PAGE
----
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Systematics, biology and ecology of New Zealand's pygmy mistletoes (Korthalsella: Viscaceae) : a thesis presented in partial fulfilment of the requirements for the degree of Doctor of Philosophy in Ecology at Massey University, Manawatu, New Zealand
New Zealand’s pygmy mistletoes belong to the genus Korthalsella Tieghem,
which comprises about 30 species ranging from Malesia to Hawaii, the Marquesas and
Henderson Islands in the east, Japan in the north, Australia, New Zealand in the south,
and Ethiopia and Madagascar to the west. Mainland Australia, Hawaii, Malesia and
Madagascar all have high levels of species richness. This thesis shows that Korthalsella
has high levels of regional endemism and has widespread parallelism and supports the
biogeographic model of speciation, whereas, the traditional sections based on
morphology are not supported.
Korthalsella is represented in New Zealand by a monophyletic clade of three
species K. clavata (Kirk) Cheeseman, K. lindsayi (Oliver ex J. D. Hooker) Engl., and K.
salicornioides (A. Cunningham) Tiegh. Korthalsella clavata and K. lindsayi are both
generalists with relatively broad host ranges whereas K. salicornioides is a specialist
species with most host records from two myrtaceous genera Kunzea Rchb. (kanuka) and
Leptospermum J. R. Forst & G. Forst (manuka). Cross-infection experiments in
Korthalsella salicornioides indicate the presence of putative Kunzea- and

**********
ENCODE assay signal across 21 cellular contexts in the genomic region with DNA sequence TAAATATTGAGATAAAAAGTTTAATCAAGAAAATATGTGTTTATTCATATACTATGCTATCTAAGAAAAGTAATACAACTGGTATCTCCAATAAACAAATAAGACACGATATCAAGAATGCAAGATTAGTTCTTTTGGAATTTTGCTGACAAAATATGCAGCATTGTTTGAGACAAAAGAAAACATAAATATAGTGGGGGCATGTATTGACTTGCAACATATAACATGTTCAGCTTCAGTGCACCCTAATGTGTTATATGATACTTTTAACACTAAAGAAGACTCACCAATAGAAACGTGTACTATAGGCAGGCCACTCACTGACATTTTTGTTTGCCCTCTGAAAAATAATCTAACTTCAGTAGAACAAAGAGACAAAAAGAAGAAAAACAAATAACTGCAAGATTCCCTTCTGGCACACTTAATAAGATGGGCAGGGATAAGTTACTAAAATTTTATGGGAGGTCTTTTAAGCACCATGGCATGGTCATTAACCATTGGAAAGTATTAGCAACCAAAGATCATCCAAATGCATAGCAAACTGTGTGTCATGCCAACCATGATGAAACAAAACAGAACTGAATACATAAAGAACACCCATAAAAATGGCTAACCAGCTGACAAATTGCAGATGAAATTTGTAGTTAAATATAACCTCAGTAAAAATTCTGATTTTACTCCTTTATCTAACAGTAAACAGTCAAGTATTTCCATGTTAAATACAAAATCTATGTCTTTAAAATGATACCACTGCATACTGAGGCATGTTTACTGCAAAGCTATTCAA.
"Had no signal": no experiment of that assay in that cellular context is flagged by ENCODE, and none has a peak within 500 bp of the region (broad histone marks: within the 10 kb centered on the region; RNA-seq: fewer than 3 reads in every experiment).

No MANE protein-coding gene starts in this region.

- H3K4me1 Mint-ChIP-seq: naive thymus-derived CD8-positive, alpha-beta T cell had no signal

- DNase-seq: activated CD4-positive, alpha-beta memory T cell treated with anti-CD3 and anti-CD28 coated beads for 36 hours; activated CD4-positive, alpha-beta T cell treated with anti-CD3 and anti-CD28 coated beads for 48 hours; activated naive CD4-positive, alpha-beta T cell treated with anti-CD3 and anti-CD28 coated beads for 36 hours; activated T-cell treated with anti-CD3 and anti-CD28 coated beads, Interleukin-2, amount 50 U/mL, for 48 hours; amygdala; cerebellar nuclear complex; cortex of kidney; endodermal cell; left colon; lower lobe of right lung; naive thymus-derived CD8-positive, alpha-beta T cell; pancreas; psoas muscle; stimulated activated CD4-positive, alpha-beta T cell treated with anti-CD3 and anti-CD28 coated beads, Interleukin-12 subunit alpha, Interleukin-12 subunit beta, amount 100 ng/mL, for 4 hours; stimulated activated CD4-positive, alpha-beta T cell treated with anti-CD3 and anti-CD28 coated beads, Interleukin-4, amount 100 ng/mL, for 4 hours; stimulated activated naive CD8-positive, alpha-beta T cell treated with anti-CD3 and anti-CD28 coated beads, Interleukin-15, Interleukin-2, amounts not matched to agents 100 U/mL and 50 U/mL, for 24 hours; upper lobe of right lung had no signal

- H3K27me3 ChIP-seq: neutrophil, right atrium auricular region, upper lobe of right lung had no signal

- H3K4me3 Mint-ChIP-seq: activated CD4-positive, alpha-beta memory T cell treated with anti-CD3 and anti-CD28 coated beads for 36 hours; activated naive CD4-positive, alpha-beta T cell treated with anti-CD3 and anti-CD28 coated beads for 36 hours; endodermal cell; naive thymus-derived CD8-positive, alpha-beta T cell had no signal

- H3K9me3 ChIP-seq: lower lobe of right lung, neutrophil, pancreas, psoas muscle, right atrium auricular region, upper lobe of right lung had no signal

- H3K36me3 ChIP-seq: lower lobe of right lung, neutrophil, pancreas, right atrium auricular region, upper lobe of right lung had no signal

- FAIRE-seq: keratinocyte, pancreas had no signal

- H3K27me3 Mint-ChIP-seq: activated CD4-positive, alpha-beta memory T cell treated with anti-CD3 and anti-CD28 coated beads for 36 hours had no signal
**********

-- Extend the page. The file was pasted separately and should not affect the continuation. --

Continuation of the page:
Leptospermum-specific races with better success rates of seedling survival when
maternal and recipient hosts were the same. However, genetic data based on nuclear
internal transcribed spacer (ITS) and chloroplast trnQ-rps16 spacer sequences does not
support the presence of host related variability and the within-species genetic structure
appears to be geographic rather than host-based. My study shows that both cpDNA
haplotypes and ITS sequence types are shared between K. clavata and K. lindsayi,
which possiby is an outcome of hybridisation and introgression between the two
species. Korthalsella salicornioides is an ambophilous species relying both on insects
and on wind for effective pollination, whereas K. lindsayi is an anemophilous species.
This study confirms the presence of explosive seed discharge in both species with
dispersal distances ranging up to 4 and 7 m in K. lindsayi and K. salicornioides,
respectively. However, dispersal distances of around 1 m are more typical. This study
also describes the first account of clonal propagation by means of proliferation of
endophyte and formation of adventitious sprouts in these species.
Several new natural enemies specialising on New Zealand Korthalsella were
discovered - two specialist armoured scales (Leucaspis albotecta Henderson and L.
trilobata Henderson), a felt scale (Eriococcus korthalsellae Henderson), and two
pathogenic ascomycetes Guignardia korthalsellae Sultan, Johnston, Park & Robertson
and Rosenscheldiella korthalsellae Sultan, Johnston, Park & Robertson. Other natural
enemies include a specialist gall mite Aceria korelli Manson, whereas generalists
include native and adventive scale insects and generalist Lepidoptera.
Demographic study of several populations revealed that all species have high
growth rates and high ramet turnover. Korthalsella salicornioides and K. clavata had
relatively stable recruitment rates in all size/stage classes whereas K. lindsayi
populations were apparently declining at the two study sites.